The inquiry into Justin Trudeau’s invocation of the Emergency Measures Act continues in Ottawa. So far, it has shown that Trudeau lied about police requesting that he invoke it. Now comes news that further demonstrates Trudeau’s totalitarian tendencies. The Trudeau government, from the onset of the Freedom Convoy, tried to raise fear across the country that the Convoy was a danger to national security. Recall the drastic step the Canadian government took in freezing the bank accounts of those who were linked to the protests. There was also consideration by the RCMP top cop of the possibility of using troops disguised as Mounties at the Freedom Convoy.
The Canadian Security Intelligence Service (CSIS) also warned the Trudeau government that the threshold was not met to invoke the Emergency Measures Act, but Trudeau went ahead and invoked it anyway.
The inquiry increasingly shows the level of control the Trudeau government is prepared to exercise over its citizens. And to make sure he stayed in power after the Freedom Convoy grew and support for it expanded into other countries, Trudeau formed a pact with the NDP to prop him up until 2025. This pact guaranteed that Trudeau would survive any no-confidence motion or major bill that could cause his government to fall (such as a budget bill). That means that Canadians are stuck with Trudeau for over two more years, thanks to his lackey Jagmeet Singh, the leader of the NDP.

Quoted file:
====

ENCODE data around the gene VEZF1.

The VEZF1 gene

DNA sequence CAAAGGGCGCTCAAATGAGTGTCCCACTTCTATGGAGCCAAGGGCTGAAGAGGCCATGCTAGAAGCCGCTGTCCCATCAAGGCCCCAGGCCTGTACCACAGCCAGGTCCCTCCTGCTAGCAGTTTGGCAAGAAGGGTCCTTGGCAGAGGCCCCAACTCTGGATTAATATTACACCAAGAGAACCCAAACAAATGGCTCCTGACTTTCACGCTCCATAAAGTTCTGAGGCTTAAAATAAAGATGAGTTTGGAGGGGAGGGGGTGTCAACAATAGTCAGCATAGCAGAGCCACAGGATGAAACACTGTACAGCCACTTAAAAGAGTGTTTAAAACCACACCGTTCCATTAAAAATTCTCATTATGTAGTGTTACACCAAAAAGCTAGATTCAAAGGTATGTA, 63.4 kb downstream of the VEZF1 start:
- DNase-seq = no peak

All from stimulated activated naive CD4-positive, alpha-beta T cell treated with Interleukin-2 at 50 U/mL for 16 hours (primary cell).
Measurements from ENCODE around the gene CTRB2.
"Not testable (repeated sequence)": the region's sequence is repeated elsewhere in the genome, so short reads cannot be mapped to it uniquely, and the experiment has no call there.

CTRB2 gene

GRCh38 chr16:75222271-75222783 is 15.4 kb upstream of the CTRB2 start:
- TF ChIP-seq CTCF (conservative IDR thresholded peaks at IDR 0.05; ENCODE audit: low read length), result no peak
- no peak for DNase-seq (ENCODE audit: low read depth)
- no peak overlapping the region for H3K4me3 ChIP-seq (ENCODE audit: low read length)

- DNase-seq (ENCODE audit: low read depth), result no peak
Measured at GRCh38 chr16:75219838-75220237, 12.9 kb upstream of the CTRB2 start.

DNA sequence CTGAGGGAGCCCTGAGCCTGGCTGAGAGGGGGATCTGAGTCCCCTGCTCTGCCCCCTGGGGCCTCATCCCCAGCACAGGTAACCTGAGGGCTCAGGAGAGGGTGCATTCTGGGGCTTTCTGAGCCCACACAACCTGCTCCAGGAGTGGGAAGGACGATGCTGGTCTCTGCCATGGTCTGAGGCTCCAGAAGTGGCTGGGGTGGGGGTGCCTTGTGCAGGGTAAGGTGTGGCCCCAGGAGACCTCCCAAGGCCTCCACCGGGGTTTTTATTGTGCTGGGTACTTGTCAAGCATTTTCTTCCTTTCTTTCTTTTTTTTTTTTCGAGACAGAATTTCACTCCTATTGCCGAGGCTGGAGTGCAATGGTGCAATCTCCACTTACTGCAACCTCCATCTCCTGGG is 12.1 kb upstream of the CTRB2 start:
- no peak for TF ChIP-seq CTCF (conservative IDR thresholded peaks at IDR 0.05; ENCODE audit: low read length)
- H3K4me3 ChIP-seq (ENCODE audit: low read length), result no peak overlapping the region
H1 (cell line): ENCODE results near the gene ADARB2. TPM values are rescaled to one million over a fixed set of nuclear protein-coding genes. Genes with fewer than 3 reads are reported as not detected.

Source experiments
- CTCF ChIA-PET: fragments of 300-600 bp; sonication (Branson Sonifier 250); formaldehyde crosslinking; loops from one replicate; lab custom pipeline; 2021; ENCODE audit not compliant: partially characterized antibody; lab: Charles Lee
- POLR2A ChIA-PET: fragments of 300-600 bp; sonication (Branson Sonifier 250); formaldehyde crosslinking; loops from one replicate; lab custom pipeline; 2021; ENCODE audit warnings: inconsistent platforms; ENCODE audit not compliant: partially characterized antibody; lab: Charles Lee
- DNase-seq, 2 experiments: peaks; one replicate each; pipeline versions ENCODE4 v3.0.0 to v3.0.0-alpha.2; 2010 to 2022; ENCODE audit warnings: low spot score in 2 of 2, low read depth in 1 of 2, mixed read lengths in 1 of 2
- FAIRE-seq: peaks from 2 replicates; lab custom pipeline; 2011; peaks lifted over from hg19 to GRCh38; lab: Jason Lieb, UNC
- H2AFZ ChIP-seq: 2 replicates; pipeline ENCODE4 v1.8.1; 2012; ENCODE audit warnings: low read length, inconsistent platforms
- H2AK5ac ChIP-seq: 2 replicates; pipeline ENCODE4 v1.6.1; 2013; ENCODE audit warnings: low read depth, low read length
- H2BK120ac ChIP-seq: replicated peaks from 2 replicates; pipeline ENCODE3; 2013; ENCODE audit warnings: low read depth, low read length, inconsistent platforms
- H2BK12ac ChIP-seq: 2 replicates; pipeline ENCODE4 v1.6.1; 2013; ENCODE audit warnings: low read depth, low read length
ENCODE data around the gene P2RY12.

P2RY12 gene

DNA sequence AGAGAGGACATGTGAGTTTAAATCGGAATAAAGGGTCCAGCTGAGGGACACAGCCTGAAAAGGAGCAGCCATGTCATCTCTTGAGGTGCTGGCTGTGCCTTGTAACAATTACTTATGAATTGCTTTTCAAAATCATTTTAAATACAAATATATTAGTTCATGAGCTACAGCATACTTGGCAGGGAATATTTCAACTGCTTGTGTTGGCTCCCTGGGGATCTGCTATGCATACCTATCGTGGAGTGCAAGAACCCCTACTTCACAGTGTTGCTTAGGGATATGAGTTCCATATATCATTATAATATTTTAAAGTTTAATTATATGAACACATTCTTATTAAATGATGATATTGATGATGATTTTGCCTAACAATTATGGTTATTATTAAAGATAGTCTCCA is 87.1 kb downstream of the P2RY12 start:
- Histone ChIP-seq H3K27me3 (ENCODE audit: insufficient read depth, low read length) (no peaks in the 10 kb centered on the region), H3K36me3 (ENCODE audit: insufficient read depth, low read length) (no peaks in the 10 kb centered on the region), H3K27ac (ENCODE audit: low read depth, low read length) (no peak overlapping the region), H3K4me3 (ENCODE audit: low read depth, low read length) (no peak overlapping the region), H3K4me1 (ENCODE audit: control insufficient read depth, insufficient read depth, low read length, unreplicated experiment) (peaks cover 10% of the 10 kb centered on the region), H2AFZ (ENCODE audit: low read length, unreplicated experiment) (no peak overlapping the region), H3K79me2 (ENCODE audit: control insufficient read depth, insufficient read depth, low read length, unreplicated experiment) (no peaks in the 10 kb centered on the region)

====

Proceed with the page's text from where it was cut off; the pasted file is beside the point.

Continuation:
“‘Freedom Convoy’ did not pose threat to the security of Canada: CSIS director,” by Laura Osman and Jim Bronskill, CTV News, November 14, 2022:
Liberal cabinet ministers deemed last winter’s “Freedom Convoy” protests a threat to national security, despite warnings from the federal intelligence agency that threshold was not met, an inquiry into the use of the Emergencies Act learned Monday.
Prime Minister Justin Trudeau invoked the act on Feb. 14, arguing its temporary and extraordinary powers were needed to end blockades in Ottawa and at border crossings.
The legislation says a public order emergency is one that comes from a “serious threat to the security of Canada, as defined by the Canadian Security Intelligence Service Act.”
The definition includes espionage or sabotage of Canada’s interests, foreign-influenced activities, or the violent overthrow of the government.
The Public Order Emergency Commission, which is holding hearings in Ottawa until Nov. 25, is tasked with determining whether the government was justified in triggering the legislation.
A document summarizing the evidence from David Vigneault, director of CSIS, shows he believed the protest “at no time” posed a threat to Canada’s security and that there were no signs of foreign interference….